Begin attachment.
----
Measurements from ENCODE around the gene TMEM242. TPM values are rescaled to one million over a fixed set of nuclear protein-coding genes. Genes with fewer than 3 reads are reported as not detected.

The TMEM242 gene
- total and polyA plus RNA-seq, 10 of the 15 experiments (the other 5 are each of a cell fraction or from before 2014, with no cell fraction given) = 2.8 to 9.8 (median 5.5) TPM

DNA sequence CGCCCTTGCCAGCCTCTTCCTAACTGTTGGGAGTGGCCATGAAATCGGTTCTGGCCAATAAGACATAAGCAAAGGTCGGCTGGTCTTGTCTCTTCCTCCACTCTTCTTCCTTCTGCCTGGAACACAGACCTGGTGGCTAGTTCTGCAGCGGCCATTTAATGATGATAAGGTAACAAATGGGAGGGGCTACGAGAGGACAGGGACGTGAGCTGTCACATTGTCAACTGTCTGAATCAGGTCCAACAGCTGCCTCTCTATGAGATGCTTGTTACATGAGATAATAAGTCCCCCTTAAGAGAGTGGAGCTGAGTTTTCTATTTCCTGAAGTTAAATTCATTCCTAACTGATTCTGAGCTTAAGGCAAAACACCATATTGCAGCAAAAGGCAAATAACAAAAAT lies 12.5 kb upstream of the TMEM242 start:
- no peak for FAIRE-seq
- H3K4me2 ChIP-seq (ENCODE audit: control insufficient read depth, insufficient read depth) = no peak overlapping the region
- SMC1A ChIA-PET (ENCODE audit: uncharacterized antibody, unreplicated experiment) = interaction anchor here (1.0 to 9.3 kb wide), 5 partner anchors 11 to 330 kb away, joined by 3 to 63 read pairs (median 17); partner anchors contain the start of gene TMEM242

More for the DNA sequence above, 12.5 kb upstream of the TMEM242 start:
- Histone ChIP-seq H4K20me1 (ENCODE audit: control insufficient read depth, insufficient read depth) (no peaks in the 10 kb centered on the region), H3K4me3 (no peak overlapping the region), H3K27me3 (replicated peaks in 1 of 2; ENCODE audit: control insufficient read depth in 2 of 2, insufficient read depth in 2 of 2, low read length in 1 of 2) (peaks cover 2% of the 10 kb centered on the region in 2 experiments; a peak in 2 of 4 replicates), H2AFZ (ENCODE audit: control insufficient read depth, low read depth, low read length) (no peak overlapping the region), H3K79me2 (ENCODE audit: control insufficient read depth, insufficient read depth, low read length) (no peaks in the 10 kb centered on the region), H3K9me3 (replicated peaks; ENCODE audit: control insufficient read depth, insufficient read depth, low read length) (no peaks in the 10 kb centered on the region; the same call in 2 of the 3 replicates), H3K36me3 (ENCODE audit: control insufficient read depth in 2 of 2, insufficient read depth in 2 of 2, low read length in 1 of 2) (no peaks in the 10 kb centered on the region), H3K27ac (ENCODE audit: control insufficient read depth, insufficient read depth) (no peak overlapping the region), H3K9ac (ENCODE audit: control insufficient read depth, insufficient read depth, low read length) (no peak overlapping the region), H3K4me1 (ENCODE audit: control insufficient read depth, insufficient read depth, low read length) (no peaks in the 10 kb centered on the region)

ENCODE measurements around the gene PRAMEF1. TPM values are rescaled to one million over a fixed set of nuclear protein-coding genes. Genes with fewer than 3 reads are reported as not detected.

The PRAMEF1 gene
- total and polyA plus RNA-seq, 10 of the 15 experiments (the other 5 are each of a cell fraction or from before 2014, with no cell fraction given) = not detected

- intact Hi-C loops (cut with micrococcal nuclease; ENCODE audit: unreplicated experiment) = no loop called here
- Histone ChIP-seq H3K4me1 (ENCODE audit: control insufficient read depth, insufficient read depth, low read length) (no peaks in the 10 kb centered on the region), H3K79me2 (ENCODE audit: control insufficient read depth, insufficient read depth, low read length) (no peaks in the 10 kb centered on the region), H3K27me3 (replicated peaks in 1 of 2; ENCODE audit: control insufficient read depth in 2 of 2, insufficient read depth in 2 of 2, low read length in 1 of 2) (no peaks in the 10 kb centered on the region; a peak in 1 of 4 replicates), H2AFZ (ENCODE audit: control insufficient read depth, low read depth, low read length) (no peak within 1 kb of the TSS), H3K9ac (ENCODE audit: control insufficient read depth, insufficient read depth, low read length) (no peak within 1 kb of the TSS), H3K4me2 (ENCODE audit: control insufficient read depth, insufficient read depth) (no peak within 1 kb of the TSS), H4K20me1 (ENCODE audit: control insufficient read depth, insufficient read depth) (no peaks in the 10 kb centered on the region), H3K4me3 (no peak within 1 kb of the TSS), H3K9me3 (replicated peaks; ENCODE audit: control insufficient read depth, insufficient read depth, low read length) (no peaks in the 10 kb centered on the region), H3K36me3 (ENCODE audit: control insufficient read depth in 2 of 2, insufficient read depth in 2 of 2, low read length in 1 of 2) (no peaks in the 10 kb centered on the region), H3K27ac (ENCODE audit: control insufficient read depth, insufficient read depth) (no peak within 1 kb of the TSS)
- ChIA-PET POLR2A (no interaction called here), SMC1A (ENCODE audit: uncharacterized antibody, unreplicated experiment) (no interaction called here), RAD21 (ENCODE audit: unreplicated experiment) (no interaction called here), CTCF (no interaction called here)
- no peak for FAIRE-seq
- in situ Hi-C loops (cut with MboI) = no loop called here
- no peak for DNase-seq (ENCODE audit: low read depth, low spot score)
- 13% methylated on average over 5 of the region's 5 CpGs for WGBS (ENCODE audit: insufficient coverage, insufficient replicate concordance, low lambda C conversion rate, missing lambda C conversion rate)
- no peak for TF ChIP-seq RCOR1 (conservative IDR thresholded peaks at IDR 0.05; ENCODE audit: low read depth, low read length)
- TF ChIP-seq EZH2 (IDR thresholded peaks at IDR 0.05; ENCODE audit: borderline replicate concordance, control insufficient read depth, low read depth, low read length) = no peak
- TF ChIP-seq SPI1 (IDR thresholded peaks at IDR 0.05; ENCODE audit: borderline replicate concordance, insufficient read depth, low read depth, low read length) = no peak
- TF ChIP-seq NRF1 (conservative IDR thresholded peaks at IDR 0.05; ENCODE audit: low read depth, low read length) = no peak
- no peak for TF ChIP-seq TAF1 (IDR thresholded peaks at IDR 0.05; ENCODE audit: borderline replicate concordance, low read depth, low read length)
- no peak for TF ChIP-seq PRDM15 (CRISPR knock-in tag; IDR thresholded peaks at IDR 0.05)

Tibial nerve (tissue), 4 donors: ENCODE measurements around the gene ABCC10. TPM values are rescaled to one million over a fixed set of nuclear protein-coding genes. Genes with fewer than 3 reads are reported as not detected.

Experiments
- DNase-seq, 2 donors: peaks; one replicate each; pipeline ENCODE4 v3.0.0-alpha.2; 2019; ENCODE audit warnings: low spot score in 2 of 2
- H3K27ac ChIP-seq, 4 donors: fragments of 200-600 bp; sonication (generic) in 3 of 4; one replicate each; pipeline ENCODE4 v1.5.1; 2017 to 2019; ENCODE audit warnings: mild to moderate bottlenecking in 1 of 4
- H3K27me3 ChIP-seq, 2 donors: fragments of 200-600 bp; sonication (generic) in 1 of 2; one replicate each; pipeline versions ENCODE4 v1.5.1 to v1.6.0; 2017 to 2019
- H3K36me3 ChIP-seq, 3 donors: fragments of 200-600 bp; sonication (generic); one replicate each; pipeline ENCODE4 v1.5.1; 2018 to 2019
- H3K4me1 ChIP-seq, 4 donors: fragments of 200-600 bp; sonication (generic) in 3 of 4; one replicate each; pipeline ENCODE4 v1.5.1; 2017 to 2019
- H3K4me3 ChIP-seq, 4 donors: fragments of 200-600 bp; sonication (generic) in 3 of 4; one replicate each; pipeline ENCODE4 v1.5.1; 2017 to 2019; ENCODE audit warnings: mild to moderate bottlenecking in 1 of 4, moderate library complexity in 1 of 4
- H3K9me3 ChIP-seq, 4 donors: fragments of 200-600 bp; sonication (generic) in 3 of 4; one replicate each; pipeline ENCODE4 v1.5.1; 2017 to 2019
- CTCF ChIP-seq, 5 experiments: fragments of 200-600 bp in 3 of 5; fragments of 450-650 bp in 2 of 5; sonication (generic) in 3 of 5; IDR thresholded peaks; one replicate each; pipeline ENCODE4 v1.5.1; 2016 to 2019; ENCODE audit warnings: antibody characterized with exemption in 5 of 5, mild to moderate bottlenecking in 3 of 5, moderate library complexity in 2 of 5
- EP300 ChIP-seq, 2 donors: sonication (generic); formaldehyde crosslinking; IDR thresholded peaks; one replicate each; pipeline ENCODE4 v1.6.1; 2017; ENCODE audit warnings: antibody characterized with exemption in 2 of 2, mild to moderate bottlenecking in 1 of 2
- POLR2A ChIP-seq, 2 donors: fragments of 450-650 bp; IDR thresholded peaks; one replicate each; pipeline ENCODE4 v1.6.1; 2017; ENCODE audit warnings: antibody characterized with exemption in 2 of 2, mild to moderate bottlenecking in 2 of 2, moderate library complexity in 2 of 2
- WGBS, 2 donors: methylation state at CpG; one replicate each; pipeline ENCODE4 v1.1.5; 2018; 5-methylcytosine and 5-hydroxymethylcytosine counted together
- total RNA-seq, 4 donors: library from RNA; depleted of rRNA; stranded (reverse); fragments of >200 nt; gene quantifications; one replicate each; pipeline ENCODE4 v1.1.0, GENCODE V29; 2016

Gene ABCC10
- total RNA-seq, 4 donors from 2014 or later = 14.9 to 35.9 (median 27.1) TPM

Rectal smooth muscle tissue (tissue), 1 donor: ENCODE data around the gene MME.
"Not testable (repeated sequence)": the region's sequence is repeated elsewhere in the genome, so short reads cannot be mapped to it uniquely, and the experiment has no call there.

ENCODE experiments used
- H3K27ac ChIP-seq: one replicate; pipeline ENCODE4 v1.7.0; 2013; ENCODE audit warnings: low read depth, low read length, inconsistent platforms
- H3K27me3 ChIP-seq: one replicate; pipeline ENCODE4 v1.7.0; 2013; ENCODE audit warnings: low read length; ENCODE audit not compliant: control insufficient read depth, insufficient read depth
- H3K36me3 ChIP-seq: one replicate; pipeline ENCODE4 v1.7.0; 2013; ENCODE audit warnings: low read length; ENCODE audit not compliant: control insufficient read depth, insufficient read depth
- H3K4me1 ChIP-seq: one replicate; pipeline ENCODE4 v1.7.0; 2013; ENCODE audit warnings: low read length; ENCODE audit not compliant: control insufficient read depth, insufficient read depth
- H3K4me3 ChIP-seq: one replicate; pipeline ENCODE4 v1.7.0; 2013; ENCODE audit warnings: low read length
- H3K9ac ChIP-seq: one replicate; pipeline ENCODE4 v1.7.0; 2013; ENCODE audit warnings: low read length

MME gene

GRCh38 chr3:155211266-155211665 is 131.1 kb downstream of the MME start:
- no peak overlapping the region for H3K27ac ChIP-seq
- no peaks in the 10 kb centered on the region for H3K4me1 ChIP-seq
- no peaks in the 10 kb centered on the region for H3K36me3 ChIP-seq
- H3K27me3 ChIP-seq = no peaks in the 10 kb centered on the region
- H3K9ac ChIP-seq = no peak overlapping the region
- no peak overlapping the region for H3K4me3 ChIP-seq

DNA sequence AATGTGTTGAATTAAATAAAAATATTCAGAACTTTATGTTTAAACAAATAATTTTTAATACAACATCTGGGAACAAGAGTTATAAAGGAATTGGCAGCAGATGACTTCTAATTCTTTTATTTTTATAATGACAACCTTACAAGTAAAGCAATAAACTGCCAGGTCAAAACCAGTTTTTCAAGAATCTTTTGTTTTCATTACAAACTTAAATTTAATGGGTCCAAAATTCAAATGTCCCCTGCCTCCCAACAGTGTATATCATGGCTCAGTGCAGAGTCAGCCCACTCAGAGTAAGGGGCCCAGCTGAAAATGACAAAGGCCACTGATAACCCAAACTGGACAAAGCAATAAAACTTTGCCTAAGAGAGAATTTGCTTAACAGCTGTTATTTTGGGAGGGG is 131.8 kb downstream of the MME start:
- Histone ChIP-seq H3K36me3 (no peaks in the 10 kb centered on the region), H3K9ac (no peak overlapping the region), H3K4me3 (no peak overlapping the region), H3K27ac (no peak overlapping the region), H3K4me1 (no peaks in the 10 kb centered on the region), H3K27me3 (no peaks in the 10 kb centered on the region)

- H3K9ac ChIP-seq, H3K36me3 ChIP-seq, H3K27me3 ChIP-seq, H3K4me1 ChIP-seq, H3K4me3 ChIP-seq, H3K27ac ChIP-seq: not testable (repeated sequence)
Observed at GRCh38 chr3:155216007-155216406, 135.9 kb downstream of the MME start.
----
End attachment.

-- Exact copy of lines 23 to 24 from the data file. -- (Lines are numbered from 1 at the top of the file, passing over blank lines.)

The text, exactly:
- TF ChIP-seq NRF1 (conservative IDR thresholded peaks at IDR 0.05; ENCODE audit: low read depth, low read length) = no peak
- no peak for TF ChIP-seq TAF1 (IDR thresholded peaks at IDR 0.05; ENCODE audit: borderline replicate concordance, low read depth, low read length)